High fashion is often synonymous with over-the-top decadence—one night party dresses, gold gilded fur, and articles of clothing that cost a month’s paycheck. But in this troubled economy, many designers have reeled back the extravagance, opting for timeless casual elegance and cautious functionality—clothes that look good, pair easily, and can be worn on a regular basis. To achieve this some designers have retreated to safe and classic boredom, while their more innovative peers have at least managed to create utilitarian fashions with a retro hint and a modern flair.
If you flip through this season’s trend reports, essays, and photo editorials of heavyweight magazines “Vogue,” “Women’s Wear Daily,” and “Elle,” you will notice that they all herald the return to classic and beautiful women’s clothing. However, by failing to detail how the economy has affected the industry and thus who fashion houses and individuals are designing for, publications have reinforced a fictional notion of fashion as an isolated phenomenon rather than something that communicates, responds, and reflects on the everyday. By vaguely blanketing designs under the term “classicism,” —which seems to mark any clothing that references decades past—the industry has haphazardly lumped collections together and, more perniciously, assigned and perpetuated an aura of radicalism to designs that are actually conventional.
However, there were designers who succeeded in marrying functionality with innovation, wryly dissecting and discussing functionality in creative forms, but who unfortunately got lost in the hazy label of “classicism.” The Belgian designer Dries Van Noten toyed with traditional men’s work wear for the female form. The wool blazers in grey, camel, herringbone, and olive sat oversized on the models’ frames, but their sharp cinching emphasized a feminine waist. The loose mid-rise trousers drop lower in the crotch like men’s pants would fit, but taper to the ankle, seemingly lengthening and slimming the legs. Instead of feminizing these traditionally masculine articles through cropping, color, or embellishment, Van Noten seems to decisively appropriate, occupy, and subvert a domain that has conventionally been out of reach for the working woman. In his collection, Van Noten engages with the history of Saville Row tailoring and the legacies of Yves Saint Laurent and Chanel without replicating them, unlike many other collections this season that were similarly labeled as “classic.”
Citing the camel coat as an essential on its editorial page, the August issue of “Vogue” commented that designers had a “revelation” this season that “allows sophisticated customers to go beyond practical concerns...and see the aesthetic beauty of subtler things.” Practicality is a hushed term—mentioned quickly and blandly, and shielded with flashier words and phrases—insinuating that high fashion cannot just be practical. The buyer is decieved into thinking they are “sophisticated” for seeing something new and beautiful in unexceptional clothing, while the designer is privy to these creative “revelations.”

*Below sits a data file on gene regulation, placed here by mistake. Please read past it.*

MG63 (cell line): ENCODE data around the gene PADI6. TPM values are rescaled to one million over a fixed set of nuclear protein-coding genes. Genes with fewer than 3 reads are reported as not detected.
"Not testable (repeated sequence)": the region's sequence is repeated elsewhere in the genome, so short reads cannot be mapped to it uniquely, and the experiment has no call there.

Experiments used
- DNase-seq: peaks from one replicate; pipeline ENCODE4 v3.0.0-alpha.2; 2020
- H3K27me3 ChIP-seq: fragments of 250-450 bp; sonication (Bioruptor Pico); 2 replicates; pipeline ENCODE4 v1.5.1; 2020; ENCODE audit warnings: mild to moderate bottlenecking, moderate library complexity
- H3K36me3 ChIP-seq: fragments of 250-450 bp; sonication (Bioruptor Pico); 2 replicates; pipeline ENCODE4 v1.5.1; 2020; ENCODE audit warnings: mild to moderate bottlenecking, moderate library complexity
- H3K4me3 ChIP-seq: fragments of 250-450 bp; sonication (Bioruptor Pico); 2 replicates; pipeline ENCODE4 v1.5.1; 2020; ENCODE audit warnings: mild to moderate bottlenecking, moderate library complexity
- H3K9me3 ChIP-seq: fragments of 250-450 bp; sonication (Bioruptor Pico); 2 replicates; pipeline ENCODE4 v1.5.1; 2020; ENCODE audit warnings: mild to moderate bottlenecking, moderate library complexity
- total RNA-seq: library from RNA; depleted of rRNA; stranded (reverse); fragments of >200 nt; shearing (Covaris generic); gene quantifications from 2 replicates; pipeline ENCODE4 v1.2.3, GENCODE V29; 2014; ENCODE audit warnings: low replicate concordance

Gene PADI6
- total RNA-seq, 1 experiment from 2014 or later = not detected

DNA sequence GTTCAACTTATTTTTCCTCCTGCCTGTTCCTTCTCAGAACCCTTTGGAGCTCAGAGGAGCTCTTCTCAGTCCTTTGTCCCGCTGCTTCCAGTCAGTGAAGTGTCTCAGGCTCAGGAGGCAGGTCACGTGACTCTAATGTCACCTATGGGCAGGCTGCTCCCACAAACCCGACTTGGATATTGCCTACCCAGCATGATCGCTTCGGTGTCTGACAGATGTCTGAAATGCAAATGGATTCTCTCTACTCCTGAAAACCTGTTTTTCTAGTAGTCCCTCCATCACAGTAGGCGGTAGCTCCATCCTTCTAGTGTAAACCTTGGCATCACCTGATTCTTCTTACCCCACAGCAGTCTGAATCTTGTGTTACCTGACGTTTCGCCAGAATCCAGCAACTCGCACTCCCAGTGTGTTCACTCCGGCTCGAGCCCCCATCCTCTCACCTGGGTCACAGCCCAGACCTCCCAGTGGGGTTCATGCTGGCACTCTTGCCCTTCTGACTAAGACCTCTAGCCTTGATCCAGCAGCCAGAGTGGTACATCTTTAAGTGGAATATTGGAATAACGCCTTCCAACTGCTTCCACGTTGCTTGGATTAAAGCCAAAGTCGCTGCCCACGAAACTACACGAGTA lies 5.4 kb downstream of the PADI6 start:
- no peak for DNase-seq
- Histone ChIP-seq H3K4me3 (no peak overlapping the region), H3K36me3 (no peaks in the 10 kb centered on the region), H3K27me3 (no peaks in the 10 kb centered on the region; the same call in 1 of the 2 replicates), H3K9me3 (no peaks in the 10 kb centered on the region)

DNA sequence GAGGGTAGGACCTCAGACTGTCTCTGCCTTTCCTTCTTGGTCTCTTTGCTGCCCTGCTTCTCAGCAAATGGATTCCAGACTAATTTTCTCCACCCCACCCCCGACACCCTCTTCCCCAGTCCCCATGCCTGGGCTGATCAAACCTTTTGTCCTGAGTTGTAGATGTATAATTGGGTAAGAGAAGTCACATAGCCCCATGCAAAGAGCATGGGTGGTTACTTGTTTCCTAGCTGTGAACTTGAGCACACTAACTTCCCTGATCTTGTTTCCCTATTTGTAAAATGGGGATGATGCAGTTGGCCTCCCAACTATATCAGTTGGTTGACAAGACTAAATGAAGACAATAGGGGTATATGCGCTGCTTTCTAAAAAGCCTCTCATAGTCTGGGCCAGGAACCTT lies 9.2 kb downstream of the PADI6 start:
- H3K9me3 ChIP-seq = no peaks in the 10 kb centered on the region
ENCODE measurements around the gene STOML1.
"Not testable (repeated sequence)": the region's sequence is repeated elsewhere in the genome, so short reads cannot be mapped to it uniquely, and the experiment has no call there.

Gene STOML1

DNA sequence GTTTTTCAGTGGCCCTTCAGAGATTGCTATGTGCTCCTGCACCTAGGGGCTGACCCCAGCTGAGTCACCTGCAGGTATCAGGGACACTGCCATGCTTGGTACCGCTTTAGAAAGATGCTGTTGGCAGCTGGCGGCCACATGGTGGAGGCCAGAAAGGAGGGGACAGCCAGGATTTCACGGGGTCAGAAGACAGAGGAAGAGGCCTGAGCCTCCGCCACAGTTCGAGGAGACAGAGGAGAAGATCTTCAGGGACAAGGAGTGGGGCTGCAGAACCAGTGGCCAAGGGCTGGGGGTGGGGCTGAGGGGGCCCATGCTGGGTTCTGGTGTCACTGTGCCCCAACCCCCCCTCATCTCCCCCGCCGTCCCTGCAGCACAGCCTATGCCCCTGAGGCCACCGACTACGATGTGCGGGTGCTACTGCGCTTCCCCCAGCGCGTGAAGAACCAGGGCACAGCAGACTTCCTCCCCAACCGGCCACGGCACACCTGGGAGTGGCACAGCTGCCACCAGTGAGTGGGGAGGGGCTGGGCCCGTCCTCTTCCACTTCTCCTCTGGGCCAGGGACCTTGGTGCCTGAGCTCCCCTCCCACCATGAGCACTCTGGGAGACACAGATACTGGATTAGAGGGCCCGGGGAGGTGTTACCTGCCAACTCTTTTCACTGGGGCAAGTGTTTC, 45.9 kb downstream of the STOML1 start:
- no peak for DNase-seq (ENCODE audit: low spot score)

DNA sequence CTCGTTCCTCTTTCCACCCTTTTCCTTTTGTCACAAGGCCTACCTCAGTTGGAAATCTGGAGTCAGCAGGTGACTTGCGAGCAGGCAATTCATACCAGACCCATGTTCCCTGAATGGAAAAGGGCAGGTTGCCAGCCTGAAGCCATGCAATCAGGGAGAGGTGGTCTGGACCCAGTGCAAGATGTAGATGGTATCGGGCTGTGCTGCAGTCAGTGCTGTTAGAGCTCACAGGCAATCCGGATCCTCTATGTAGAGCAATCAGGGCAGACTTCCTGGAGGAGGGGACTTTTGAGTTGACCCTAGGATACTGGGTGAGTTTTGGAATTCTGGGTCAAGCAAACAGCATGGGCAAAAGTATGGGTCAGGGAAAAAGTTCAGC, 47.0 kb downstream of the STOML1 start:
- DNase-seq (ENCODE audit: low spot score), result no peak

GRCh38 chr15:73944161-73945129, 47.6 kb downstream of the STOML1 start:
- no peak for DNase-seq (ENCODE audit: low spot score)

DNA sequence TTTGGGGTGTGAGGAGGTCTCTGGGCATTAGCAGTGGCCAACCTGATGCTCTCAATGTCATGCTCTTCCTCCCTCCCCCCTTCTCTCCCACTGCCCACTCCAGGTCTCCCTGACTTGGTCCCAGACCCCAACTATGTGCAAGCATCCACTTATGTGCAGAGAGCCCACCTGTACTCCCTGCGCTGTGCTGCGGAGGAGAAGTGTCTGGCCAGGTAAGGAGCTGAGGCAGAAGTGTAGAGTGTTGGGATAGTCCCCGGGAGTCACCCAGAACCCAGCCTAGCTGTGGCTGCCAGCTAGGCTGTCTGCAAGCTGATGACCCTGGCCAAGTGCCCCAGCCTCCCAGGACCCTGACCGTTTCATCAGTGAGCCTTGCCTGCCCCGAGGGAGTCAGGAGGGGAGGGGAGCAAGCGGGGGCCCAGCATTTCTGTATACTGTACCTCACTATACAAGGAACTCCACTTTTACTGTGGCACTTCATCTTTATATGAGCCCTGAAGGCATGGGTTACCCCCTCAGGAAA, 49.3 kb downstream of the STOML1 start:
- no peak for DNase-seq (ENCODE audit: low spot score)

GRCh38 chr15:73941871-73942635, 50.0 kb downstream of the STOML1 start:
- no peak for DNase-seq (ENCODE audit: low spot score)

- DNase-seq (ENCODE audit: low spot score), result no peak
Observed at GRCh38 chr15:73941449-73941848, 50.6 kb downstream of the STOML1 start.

Marc Jacobs is more blunt on the subject, as he stated after his eponymous brand’s show that “sometimes beautiful is enough.” This collection and his showing for Louis Vuitton are smatterings of outfits from decades past, below the knee circle dresses, petticoats, and tired cut suits, held together by their obsolescence more so than anything else.
However, Jacobs is selling himself and his industry short. High fashion has the potential to be something more than a beautiful and luxurious commodity. As other designers have shown and continue to show, it has the ability to push sartorial and artistic boundaries each season that eventually trickle down to the public, call attention to social constructs that often go unnoticed, and complicate notions of beauty. Fashion can become commentary on instead of simply a reaction to modern society. Although the designers have reason to worry with the economy, they should not pluck from the history of fashion “hit list” as an easy way to stay relevant and financially successful. Rather, they should attempt to navigate between the influence of a rich history, the economic and consumer pressure for increased functionality, and an industry that is based on shifting trends and tastes.
Rather than admit that high fashion is affected by the economy, publications stubbornly and pathetically cling to the fiction of fashion being above or beyond such mundane concerns. In doing so, they make a problematic and, I believe, false assertion. Publications are essentially implying that fashion is not innovative in itself and how it relates to society, but only in the context of its history. To them, a wool coat already produced and seen decades ago is radical now merely because it has been reintroduced from the past—or to put it more bluntly, fashion is limited to only recycling from its own history. By insulating high fashion within the scope of its past accomplishments, these magazines also trivialize the work of the designers, undermine the richness of the industry’s history, and diminish the relevance of their own pages
—Columnist Kristie T. La can be reached at email@example.com.